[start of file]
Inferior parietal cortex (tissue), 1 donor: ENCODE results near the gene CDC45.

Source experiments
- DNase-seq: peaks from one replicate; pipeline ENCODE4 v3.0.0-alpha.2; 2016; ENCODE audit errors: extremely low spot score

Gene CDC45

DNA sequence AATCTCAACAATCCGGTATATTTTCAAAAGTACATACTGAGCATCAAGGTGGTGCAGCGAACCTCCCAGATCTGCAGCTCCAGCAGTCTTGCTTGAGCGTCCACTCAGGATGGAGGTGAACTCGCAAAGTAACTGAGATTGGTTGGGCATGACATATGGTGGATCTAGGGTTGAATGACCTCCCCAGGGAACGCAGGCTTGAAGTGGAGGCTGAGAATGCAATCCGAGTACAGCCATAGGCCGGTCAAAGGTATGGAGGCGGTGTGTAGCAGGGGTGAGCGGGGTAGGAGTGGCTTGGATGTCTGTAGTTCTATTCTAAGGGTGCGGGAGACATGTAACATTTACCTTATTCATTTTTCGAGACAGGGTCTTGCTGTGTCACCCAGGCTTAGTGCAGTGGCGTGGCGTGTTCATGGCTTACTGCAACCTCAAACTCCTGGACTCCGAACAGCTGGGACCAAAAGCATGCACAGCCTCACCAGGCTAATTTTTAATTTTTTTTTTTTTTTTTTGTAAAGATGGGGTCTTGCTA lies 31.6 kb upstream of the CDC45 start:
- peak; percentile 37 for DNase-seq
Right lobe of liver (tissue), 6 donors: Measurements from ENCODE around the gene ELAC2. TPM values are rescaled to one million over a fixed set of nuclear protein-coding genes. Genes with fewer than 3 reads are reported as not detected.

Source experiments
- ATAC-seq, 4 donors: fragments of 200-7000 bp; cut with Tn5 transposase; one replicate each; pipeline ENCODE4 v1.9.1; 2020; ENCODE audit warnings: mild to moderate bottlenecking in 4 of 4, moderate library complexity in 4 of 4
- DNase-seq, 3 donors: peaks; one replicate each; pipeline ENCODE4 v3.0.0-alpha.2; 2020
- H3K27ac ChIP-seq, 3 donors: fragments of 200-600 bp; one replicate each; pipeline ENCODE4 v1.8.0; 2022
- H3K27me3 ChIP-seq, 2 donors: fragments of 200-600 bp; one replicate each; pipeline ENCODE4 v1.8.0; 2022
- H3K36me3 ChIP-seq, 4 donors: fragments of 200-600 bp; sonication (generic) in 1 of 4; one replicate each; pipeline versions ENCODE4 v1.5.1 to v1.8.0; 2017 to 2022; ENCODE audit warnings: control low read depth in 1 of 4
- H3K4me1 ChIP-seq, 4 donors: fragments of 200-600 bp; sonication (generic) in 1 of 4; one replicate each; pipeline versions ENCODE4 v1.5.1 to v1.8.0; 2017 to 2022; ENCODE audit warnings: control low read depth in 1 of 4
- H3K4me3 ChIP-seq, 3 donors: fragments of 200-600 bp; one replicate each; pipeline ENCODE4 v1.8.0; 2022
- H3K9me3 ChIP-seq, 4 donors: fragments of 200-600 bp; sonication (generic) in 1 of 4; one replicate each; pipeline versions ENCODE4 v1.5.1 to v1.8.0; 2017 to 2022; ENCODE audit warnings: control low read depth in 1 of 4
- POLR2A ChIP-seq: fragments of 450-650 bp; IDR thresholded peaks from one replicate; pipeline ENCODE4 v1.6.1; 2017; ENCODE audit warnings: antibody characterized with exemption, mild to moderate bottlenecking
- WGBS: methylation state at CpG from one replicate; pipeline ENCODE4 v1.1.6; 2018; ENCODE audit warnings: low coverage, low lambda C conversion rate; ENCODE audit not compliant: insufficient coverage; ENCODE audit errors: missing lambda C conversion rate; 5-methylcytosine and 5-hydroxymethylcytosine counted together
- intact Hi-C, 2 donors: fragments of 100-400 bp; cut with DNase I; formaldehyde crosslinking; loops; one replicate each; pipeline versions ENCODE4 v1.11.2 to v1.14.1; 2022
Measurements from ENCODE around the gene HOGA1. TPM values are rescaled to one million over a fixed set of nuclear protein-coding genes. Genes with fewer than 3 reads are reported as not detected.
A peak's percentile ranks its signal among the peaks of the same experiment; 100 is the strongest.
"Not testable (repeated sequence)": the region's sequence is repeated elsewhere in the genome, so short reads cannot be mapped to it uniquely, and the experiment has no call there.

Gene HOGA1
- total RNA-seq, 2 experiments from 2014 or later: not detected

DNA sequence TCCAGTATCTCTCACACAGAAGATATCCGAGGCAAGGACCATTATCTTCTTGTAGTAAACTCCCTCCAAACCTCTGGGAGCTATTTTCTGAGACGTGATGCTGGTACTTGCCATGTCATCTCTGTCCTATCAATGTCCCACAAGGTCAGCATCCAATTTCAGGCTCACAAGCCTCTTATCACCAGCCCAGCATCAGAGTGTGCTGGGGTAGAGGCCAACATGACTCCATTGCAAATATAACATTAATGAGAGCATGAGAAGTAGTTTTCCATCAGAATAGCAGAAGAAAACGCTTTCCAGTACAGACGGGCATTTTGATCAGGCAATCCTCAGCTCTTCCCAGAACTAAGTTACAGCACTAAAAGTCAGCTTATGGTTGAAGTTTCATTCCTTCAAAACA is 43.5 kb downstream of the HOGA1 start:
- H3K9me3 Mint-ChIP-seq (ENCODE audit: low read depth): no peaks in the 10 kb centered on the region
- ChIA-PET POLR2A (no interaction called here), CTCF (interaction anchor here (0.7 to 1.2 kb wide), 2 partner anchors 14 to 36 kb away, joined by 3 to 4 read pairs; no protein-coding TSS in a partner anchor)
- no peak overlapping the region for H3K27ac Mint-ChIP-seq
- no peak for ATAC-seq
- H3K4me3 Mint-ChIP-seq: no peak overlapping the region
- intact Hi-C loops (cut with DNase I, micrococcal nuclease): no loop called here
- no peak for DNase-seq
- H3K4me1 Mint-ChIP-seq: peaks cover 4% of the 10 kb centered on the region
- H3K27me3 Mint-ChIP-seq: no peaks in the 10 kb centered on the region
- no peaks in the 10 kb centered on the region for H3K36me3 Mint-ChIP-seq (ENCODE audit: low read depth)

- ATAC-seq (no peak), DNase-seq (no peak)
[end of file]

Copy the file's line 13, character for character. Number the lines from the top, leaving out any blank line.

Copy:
- H3K36me3 ChIP-seq, 4 donors: fragments of 200-600 bp; sonication (generic) in 1 of 4; one replicate each; pipeline versions ENCODE4 v1.5.1 to v1.8.0; 2017 to 2022; ENCODE audit warnings: control low read depth in 1 of 4